Ritual Two (45 minutes to go): While you’re up on stage, this is a good time to go over your opening lines one more time. Once you have your opening down cold, you’ll feel much more confident about the rest of your speech. Remember, you must come out with a bang not with a whimper.
Ritual Three (10-15 minutes to go): As your audience members start filling in the seats, mentally send them good thoughts. Really look at each of them. For example, I usually think, “I hope you get what you need to lift your life to another level.” Or I simply think, “I’m glad you’re here, and I hope you get more than you expected from this program.” The key to sending them good thoughts is that it once again forces you to go where most speakers never go. Many speakers worry about themselves before they take the stage. The most effective speakers think about their audience.
Ritual Four (2-10 minutes to go): You’ll need one final way to ground yourself and get your energy high so that the best of you comes forward to serve your audience. Use a song, (1st minute from theme of Remember The Titans) photograph, good thoughts—good words—good deeds, or something similar

Last thing to say to myself before taking the stage

Please help me forget myself, remember my speech, and touch my audience in a wonderfully positive and impactful way”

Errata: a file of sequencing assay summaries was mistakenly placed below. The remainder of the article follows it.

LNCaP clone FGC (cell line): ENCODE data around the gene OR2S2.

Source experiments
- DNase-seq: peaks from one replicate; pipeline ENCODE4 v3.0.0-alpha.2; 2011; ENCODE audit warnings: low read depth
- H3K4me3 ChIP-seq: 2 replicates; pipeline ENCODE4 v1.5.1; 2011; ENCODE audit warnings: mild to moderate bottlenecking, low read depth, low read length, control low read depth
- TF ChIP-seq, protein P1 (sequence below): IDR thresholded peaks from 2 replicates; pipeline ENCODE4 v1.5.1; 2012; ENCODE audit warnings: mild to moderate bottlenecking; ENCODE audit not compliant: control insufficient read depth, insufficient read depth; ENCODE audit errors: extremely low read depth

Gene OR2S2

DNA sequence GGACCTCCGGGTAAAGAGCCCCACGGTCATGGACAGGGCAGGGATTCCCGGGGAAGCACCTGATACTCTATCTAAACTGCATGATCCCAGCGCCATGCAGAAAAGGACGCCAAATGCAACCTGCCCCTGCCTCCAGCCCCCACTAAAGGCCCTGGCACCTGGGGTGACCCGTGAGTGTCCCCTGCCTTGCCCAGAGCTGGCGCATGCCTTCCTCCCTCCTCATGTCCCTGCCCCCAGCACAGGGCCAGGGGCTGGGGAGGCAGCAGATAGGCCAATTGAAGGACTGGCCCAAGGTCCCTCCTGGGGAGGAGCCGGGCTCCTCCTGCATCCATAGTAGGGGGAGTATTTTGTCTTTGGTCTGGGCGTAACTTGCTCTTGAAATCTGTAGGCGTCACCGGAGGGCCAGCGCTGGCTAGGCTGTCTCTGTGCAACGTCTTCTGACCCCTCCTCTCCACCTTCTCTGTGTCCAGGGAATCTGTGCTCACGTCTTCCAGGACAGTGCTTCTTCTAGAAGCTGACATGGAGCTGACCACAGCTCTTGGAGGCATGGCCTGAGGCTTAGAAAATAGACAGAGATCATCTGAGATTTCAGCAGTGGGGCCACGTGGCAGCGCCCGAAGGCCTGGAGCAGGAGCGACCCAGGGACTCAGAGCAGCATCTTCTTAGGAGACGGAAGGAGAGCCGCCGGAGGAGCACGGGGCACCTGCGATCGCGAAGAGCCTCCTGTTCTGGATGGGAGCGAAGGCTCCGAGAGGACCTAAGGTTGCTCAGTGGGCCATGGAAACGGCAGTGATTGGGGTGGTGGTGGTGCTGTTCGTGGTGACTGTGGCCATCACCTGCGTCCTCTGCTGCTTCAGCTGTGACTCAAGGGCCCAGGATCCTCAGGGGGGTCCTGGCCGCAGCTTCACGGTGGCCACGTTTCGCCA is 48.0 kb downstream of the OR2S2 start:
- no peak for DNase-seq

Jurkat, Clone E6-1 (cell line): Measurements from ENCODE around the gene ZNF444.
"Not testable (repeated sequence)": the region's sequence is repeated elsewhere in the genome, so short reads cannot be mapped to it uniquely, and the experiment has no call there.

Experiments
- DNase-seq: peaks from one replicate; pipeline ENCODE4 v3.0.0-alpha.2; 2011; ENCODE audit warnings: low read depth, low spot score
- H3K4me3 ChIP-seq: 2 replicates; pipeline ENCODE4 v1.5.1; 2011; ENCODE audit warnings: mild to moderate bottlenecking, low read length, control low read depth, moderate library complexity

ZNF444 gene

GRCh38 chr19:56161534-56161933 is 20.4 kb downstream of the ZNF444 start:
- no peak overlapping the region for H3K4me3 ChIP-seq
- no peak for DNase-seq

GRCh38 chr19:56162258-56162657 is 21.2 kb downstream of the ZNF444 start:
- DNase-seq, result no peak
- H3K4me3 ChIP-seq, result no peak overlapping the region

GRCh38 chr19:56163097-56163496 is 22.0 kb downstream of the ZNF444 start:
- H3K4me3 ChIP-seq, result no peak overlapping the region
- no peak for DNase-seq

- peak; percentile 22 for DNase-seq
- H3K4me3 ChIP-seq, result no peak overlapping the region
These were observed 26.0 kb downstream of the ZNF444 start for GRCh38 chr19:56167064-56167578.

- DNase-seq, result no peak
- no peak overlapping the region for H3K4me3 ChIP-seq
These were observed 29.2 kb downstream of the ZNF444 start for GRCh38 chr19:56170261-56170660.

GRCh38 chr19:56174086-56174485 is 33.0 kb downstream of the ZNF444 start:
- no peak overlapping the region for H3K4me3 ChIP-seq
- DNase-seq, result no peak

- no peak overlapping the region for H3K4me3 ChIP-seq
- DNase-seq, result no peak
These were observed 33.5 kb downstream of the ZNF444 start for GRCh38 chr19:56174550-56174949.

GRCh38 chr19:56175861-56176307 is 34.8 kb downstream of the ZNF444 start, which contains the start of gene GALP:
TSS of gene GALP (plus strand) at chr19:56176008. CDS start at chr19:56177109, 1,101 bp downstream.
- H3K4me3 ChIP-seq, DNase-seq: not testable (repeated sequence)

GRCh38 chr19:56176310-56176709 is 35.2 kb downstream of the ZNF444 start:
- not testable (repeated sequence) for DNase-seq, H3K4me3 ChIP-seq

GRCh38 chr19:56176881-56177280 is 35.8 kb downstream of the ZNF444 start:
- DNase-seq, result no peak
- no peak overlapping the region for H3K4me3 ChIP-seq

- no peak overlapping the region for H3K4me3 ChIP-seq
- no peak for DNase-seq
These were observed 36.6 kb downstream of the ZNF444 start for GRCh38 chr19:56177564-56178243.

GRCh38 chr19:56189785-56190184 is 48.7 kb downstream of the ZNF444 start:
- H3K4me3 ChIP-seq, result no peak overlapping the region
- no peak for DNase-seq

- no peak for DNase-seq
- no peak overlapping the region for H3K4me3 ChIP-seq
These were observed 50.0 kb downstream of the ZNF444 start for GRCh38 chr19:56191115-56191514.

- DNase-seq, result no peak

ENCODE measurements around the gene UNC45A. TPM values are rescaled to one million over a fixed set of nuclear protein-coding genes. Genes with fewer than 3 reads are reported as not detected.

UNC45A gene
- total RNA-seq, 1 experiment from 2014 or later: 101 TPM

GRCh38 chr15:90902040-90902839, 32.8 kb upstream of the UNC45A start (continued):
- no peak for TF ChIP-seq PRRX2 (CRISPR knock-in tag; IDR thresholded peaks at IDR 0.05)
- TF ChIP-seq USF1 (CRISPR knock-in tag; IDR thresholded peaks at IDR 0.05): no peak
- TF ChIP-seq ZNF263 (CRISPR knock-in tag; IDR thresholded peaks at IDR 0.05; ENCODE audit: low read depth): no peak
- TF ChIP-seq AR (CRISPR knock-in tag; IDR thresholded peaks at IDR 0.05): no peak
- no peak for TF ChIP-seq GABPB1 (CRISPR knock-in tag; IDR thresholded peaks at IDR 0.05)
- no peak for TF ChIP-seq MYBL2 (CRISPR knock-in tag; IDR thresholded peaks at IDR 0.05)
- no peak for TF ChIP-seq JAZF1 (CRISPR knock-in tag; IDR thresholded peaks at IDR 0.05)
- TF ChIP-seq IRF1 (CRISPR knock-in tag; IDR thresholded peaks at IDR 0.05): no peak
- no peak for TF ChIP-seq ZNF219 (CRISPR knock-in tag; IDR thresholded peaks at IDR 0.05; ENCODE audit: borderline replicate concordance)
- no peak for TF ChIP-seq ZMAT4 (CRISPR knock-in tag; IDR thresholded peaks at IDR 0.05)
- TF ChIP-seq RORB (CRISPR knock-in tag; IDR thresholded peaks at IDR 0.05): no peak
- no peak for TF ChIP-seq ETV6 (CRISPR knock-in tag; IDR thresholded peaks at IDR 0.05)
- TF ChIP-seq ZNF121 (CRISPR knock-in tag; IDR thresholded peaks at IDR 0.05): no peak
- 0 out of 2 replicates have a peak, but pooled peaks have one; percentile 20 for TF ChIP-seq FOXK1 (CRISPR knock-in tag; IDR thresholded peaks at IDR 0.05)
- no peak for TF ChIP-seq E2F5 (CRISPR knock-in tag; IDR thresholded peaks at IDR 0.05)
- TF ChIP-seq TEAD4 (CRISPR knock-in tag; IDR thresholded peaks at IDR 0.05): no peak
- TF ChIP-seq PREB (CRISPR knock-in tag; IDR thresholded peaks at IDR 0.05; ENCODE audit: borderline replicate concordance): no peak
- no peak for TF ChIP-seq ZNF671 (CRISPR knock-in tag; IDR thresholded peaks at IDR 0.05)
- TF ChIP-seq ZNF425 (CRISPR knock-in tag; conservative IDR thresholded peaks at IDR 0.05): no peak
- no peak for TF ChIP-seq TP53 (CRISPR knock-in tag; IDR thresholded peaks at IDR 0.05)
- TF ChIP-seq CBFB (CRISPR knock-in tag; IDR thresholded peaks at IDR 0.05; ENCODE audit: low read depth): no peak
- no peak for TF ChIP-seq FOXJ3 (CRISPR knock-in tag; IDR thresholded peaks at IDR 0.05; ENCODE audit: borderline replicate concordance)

Darren LaCroix:
Toastmasters International 2001 World Champion of Public Speaking 
(from his “Connect” DVD)

4 Questions to ask 5 minutes before speaking

  1. What is my intent?
  2. Am I present?
  3. Will I have fun?
  4. How would I give this presentation if it were my last one ever?

12 Secrets
PRE-EVENT (one month to two weeks out)

  1. Create a promotional video Research the organization online
  2. Interview the event planner
  3. Interview audience members
  4. Research the organization online
  5. Create a Video Introduction.
  6. Create a “You—focused” introduction.
  7. Answer these questions: What will the audience think about me?  What does the audience know about me?—get this out of the way.

AT THE EVENT (one hour to five minutes before)

  1. Sit in the 4 corners of the room and see what the audience will see.
  2. Q&A before the speech.
  3. Shake hands and say hello.
  4. Revisit these questions: What does the audience think about me?  What does the audience know about me?
  5. Connect to myself